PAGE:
DOJ attorneys also maintain that costs associated with the monitor should be footed by the state and that the state should “deposit $100,000 into the Registry of the Court as interim payment of costs incurred.”
Previously, costs incurred by the special master had been split evenly by the state and the U.S.
James Shelson, an attorney for the state, said that arrangement should continue.
However, Deena Fox, a representative for the DOJ, said the state should be responsible since the court has found the state in violation.
Reeves intimated that he agreed with Fox that the state about who should incur costs, but said that the court should not be responsible for handling the money.
“I do think the costs ought to be borne by the state at this juncture,” he said. “But I’m likely not going to have a clerk of the court responsible for paying and holding money. That’s my forecast.”
Parties also disagreed on who the monitor could speak to. The feds recommend that the monitor and his staff “have full access to persons, employees, residences, facilities, buildings, programs, services, documents, records (including medical and other records in unredacted form), and any other materials necessary to assess the state’s compliance with this order.”
Hogan’s remediation plan, which was adopted in full by the court, includes a clinical review process, which includes a review of between 100 and 200 patients a year. According to court documents, Hogan “testified that this kind of evaluation should provide a meaningful cross-check of the state’s own data.”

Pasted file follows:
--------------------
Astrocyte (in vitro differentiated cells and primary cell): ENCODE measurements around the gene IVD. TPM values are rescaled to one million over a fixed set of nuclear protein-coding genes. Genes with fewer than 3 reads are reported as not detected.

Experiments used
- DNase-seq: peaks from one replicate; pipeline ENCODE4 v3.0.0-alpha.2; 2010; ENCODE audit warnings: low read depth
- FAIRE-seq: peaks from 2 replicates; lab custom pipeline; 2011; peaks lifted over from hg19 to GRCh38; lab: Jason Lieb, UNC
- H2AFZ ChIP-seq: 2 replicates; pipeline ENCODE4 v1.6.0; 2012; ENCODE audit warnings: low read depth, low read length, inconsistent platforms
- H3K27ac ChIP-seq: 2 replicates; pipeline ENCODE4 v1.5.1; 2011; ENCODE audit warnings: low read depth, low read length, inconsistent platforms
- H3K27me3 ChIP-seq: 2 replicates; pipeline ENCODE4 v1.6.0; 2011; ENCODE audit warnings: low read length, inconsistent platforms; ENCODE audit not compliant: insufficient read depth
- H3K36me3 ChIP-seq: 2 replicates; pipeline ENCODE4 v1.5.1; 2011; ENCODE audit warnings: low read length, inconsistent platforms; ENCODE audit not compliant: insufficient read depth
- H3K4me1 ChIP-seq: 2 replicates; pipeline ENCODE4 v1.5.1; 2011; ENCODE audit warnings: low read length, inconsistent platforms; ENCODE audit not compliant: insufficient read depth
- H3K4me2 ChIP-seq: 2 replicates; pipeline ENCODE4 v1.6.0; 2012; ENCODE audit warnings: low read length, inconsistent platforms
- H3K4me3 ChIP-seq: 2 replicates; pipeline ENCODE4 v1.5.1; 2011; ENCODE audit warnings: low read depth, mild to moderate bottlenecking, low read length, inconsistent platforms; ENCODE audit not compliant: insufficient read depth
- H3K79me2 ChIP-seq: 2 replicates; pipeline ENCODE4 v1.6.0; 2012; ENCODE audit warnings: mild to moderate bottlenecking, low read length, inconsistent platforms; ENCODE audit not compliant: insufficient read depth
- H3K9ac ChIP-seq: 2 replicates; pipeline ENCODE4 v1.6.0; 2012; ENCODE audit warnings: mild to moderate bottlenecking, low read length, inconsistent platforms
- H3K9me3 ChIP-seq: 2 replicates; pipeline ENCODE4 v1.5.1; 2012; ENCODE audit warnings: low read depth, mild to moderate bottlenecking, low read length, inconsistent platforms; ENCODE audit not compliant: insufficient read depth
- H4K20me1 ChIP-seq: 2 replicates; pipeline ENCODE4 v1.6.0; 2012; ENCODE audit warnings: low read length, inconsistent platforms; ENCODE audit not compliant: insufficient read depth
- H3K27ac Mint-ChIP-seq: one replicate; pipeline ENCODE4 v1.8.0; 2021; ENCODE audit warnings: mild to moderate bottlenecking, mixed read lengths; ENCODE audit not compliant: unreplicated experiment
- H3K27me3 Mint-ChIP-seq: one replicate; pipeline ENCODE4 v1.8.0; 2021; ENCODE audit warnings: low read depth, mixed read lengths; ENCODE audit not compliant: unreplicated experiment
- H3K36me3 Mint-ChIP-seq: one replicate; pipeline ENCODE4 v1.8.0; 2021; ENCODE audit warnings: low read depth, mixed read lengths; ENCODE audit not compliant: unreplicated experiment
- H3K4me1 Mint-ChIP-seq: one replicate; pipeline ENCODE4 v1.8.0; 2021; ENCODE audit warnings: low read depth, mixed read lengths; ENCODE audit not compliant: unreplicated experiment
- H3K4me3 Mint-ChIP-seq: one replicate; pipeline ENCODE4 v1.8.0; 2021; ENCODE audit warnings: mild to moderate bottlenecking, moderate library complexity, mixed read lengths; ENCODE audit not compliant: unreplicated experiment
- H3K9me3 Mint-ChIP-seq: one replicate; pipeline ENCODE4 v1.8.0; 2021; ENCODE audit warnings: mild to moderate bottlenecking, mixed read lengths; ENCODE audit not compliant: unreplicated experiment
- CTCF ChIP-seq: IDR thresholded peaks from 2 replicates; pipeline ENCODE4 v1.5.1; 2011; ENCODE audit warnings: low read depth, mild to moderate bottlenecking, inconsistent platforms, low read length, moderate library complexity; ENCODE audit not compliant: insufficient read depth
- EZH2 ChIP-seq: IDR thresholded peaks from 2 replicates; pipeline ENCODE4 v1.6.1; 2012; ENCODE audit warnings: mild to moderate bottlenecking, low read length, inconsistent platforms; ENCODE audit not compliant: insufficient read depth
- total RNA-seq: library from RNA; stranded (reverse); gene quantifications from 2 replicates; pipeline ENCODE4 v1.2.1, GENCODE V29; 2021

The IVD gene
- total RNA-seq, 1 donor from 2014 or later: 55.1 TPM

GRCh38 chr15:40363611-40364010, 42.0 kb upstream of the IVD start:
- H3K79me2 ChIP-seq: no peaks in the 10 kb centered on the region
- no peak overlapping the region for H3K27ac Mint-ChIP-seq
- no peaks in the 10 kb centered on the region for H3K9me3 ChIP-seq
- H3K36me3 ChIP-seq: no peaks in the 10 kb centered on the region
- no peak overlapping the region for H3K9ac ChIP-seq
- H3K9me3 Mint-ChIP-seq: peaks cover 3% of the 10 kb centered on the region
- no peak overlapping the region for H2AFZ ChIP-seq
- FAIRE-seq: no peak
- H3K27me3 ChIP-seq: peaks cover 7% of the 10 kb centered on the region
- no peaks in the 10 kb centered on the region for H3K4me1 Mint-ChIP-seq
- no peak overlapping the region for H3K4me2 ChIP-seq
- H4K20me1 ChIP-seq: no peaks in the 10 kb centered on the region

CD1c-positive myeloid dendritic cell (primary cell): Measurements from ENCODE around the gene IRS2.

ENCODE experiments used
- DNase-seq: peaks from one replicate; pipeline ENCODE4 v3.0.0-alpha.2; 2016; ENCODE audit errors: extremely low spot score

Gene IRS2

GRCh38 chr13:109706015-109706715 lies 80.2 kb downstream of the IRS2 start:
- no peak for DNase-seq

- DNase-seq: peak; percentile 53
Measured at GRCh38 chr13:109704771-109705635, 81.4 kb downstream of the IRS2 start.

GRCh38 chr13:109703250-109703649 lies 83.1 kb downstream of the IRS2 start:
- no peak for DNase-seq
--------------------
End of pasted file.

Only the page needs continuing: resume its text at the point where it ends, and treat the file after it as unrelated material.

In its July 14 ruling, the court noted that Hogan had been “hamstrung by the state’s objection to him communicating with anyone on the ground - the non-party stakeholders in Mississippi’s mental health system.”
The state, though, objects to the monitor speaking to stakeholders and said Thursday that the department should have legal representation when monitors want to interview state employees and visit state facilities.
The judge agreed with that point but said the monitor should be able to speak to individuals receiving mental health service without state officials present.
Parties even had disagreements over certain wording, including “non-compliance,” “partial compliance,” and “substantial compliance.” Shelson said the state was unclear about the meaning of phrases, like partial compliance.
Fox, though, told the court the words were self-explanatory. “Non-compliance is the opposite of substantial compliance.”
A copy of the special master’s recommendations is shown below.